Like his predecessor in the New York AG slot, Andrew Cuomo came in with big ambitions to be a bulldog reformer. But what would be his cause? The financial crisis and Wall Street bonuses turned out to be the answer. Cuomo has been relentless in going after Bank of America and Merrill Lynch over the bonuses they paid last year. And the public loves this stuff, putting Cuomo in a good position to advance to higher office.
New York City's super-mayor, Mike Bloomberg, appears to be a lock for a third term come November.
The billionaire former media mogul has plenty of critics, but has won praise for improving schools, reducing crime, and helping hard-hit New York push through the recession.
And despite staying out of the 2008 presidential race, he's close with Washington's elite, including Barack Obama.
Have you heard of Andy Beal? Probably not, and that's just the way he likes it. The Dallas banker, best known for playing poker for the highest stakes against the pros, stopped lending during the boom, and has started again during the bust. He's a true contrarian. And though he gets no media love, his power has grown simply due to his financial position.
Citi trader Andrew Hall is at the centre of a controversy over whether he can get the $100 million that's owed to him by the zombie bank. He's already wildly rich and lives in a castle. Most likely, he'll be leaving Citi shortly, and given his track record, will be able to write his ticket anywhere he wants.
Now more than ever, Wal-Mart's low prices -- from legendarily lean operations -- is appealing to consumers.
At the helm is CEO Mike Duke, whose painless transition from Lee Scott helped the world's largest retailer seize the recession's opportunity. Indeed, 2008 was a horrible year for stocks, but Wal-Mart managed to be the Dow's best, rising 18%.
And there's probably plenty more to come -- as Duke recently said at a company meeting, Wal-Mart has 'more opportunities today than ever in its history.'
If there was any clear corporate winner of the recession, it was McDonald's.
CEO Jim Skinner already deserves plenty of credit for moving the company away from the unattractive images portrayed in 'Super Size Me' and 'Fast Food Nation.' But McDonald's performance in the recession was even more remarkable: sales growth in 2008 surpassed the previous two years; the fast-food giant opened nearly 600 stores; and same-store-sales have increased in each of 2009's first seven months. That type of perfomance also made it one of the recession's best performing stocks.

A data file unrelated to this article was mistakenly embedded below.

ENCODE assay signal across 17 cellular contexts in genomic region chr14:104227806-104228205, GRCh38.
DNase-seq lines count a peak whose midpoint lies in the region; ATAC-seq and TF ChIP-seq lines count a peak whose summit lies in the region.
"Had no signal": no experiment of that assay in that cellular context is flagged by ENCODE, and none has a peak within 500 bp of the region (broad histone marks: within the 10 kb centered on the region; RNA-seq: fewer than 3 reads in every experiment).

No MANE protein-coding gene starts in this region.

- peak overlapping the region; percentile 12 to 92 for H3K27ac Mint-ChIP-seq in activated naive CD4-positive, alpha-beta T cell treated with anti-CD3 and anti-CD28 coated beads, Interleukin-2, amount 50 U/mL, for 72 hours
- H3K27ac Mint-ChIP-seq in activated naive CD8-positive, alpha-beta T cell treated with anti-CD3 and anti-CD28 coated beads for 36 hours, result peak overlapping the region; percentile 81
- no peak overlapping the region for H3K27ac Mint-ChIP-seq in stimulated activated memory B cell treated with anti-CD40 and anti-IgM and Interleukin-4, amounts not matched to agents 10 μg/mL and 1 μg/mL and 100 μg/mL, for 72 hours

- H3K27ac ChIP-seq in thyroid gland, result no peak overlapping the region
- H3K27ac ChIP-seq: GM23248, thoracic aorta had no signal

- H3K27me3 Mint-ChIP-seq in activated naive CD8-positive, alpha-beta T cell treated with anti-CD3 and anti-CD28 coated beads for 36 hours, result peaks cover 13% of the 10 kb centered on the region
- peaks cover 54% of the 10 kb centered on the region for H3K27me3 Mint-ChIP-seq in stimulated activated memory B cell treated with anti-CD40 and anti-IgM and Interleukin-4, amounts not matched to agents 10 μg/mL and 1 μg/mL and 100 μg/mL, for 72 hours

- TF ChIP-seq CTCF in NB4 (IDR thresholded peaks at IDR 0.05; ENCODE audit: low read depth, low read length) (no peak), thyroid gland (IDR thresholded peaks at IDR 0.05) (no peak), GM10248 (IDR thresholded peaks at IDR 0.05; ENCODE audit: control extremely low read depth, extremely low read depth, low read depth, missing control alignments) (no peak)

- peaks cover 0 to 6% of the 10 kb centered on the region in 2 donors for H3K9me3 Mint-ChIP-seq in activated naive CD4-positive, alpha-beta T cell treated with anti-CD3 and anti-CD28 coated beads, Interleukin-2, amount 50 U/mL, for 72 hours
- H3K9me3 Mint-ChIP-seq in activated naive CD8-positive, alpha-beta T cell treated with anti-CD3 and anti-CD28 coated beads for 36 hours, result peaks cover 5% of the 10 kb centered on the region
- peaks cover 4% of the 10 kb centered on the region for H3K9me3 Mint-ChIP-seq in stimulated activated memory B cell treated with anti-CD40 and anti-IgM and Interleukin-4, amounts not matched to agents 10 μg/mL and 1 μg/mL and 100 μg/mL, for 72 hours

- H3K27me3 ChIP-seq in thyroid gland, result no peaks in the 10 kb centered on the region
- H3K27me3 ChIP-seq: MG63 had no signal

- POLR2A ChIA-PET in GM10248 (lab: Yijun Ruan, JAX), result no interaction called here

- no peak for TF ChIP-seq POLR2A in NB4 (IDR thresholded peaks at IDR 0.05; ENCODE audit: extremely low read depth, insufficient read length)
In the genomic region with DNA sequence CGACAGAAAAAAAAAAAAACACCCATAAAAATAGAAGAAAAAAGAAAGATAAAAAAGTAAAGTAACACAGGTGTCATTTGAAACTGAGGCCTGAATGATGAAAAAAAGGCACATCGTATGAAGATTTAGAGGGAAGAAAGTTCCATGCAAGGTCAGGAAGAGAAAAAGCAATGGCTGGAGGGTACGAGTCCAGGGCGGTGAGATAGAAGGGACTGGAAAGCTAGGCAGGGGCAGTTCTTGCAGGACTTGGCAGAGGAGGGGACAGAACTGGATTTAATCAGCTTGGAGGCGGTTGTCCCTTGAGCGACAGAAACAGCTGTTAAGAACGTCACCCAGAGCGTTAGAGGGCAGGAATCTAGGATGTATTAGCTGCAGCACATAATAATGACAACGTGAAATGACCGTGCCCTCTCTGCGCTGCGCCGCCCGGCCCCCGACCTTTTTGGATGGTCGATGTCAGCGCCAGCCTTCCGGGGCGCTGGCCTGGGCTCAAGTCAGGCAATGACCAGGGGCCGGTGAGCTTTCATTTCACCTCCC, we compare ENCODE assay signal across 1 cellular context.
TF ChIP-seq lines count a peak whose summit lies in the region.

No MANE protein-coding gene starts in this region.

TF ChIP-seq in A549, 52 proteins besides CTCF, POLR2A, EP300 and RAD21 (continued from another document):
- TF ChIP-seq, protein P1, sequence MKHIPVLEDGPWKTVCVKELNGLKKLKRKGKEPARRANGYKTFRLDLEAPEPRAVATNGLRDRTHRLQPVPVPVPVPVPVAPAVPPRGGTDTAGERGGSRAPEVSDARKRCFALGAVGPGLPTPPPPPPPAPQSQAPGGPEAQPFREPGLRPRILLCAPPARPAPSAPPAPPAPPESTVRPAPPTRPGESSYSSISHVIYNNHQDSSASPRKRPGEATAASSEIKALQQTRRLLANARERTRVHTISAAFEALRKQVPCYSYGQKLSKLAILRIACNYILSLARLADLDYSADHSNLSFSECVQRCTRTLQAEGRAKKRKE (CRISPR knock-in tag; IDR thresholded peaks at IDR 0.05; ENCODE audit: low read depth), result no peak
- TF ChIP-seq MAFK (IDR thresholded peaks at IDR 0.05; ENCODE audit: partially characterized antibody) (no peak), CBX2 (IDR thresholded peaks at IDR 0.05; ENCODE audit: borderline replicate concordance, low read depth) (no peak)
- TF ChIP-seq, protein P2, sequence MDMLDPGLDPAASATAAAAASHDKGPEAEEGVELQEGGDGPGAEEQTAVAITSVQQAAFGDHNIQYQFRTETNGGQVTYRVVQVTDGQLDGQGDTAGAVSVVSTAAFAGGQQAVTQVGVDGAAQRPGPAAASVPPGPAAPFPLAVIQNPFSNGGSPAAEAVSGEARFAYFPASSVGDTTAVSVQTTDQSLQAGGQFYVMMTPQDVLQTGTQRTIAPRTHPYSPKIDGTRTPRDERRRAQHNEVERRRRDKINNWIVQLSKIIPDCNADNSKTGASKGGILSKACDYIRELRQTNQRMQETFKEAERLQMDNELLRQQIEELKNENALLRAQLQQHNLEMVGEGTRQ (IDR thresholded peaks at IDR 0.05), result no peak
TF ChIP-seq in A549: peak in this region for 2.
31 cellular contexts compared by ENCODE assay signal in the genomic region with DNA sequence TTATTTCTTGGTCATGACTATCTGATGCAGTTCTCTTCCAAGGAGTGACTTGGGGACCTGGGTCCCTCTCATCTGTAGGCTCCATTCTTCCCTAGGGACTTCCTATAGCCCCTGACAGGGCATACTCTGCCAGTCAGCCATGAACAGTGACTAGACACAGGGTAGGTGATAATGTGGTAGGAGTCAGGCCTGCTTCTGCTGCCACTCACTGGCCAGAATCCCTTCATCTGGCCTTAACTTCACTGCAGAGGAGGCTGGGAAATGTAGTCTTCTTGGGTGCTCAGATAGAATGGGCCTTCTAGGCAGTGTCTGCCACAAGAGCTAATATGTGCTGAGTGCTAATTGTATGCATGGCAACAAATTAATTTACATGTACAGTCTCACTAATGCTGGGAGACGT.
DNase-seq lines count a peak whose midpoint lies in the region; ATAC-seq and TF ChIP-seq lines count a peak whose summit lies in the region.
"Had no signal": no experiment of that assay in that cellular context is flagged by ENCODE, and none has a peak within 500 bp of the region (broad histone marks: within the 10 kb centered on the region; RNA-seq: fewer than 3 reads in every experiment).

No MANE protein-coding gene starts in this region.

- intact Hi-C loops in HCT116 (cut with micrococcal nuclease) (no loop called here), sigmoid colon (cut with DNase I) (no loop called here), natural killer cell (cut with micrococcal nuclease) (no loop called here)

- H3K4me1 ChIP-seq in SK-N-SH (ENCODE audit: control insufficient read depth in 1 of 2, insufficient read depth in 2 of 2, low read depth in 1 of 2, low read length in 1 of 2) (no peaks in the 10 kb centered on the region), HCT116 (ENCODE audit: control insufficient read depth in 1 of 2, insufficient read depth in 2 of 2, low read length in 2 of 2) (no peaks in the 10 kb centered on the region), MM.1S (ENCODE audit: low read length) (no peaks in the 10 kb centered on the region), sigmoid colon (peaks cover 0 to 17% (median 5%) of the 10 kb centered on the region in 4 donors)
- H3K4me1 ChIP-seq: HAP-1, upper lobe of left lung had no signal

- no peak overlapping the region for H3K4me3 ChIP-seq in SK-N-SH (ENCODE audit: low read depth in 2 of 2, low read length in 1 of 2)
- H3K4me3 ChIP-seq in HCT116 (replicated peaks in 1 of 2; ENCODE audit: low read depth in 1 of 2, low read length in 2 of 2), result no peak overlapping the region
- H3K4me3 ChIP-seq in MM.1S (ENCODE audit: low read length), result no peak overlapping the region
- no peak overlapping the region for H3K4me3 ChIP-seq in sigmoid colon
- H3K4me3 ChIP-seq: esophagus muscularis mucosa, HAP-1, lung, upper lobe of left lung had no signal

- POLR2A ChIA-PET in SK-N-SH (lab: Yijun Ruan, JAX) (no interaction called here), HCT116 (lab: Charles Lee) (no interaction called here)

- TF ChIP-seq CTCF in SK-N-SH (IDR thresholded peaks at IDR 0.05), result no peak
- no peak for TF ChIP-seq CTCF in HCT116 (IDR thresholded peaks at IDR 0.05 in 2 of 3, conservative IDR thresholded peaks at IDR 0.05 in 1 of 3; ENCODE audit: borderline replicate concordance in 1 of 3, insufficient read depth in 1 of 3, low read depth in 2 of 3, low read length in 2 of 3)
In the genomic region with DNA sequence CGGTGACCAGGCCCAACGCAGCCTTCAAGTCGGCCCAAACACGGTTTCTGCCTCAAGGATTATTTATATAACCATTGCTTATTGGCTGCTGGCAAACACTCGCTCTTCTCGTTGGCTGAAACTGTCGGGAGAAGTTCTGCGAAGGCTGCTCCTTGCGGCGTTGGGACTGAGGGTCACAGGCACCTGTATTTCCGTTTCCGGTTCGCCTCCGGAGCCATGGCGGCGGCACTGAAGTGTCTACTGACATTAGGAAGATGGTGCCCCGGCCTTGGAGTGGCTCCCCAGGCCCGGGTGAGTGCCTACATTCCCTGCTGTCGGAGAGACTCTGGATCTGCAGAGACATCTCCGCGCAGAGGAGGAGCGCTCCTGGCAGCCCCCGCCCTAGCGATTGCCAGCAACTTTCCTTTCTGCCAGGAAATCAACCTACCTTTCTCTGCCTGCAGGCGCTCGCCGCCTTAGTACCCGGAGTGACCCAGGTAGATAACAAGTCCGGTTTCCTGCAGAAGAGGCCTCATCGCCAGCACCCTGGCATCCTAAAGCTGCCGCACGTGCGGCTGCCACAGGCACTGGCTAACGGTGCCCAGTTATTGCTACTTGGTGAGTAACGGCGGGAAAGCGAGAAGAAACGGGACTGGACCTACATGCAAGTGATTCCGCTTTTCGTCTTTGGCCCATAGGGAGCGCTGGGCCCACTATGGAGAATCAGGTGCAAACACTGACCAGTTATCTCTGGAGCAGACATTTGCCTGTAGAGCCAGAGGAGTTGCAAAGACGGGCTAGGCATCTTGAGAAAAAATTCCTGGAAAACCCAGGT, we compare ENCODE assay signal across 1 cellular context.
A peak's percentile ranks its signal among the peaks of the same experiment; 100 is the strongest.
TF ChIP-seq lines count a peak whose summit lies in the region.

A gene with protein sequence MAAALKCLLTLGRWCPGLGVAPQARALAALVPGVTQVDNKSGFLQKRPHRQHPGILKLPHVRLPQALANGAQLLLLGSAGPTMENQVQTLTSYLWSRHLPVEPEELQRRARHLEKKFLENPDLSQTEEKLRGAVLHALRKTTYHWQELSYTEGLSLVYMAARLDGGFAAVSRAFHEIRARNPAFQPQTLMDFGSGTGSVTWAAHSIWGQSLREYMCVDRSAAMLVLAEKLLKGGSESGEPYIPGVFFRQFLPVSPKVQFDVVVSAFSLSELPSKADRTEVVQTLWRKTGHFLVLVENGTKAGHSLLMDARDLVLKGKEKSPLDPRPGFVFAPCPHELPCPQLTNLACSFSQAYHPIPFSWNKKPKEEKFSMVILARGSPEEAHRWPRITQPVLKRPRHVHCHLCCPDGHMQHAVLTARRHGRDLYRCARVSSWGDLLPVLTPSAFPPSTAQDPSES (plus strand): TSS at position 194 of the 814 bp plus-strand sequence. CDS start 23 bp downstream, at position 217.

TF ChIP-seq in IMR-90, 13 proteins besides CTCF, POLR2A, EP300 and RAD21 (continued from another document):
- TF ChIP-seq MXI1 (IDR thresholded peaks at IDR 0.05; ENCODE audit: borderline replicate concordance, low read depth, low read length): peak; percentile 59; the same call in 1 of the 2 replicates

As The Big Money's Daniel Gross says, the Golden Arches was 'chief among the Great Recession's winners.'
Every Ivy League school with a fat endowment has seen theirs shrink, forcing the schools to come begging to Alums for more donations. But the hot schools of the boom, like Harvard, have been whacked horribly, taking huge losses on PE stakes. Penn, meanwhile, whose Chief Investment Officer Kristin Gilbertson has done far better than most, minimising its losses by using conservative strategies.
Short sellers have been demonized during much of our financial crisis. But Jim Chanos, the founder of the world's biggest short selling firm, hasn't run for cover. Instead, he's become an advocate of financial reform and an adviser to policy makers.
Last year, as legendary funds such as SAC Capital and Citadel stumbled, Chanos's short positions reportedly earned him a return of 50 per cent. The latest intelligence says that where many other funds have suffered outsized redemptions, his firm is doing well despite the broader market rally. Indeed, insiders at Kynikos (greek for 'cynic') say that the market rally is viewed within the firm as a terrific opportunity for putting on short positions.
Now, when Harry Markopolos talks, people listen.
The once-ignored Bernie Madoff whistle-blower got a ton of credibility when his warnings to the SEC played out exactly as he had predicted -- and feared.
Now, Markopolos is warning that CDS fraud will make Madoff look 'small-time.' We assume regulators are taking note.
The brash billionaire and Dallas Mavericks owner was vindicated in July when a federal judge dismissed the SEC's insider-trading case against him.
Now, the outspoken HDnet founder famous for yelling at NBA refs has a new target: short-term financial traders. Taxing them at higher rates is an increasingly popular argument, but as usual, who knows if anyone is listening to Cuban's blog rants.
Frank Quattrone was one of the poster-bad-boys of the dot com bubble. But nobody disputes his strategic chops, and he's since come back with his own firm -- Qatalyst -- through which he advises clients like Google. Once again, he's benefiting from the overall market collapse, which makes those involved in the last bust look like choir boys.
Gregory Reyes was supposed to be the Bush Administration's poster child for a options back-dating prosecution. A once swaggering billionaire CEO of Brocade Communications, Reyes resigned in 2005 when the SEC and DOJ started investigating.
But a US Circuit Court of Appeals judge just threw out the verdict -- He was to be sent to jail for 21 months and pay $15 million in fines -- vindicating Reyes consistent claim of innocence.
Congressman Alan Grayson (D-FL) has emerged as one of the most popular politicians among those frustrated by the endless bailouts and second-chances for Wall Street. He's been a fierce critic of TARP and the Fed, asking probing questions during hearings, which have received endless play on YouTube.
Elizabeth Warren chairs the Congressional Oversight Panel for TARP, making her one of the most powerful women in Washington.
Warren is also a professor at Harvard Law and has written eight books and more than a hundred scholarly articles dealing with credit and economic stress. Her latest two books, The Two-Income Trap and All Your Worth, were national bestsellers. She also serves as a member of the FDIC's Commission on Economic Inclusion.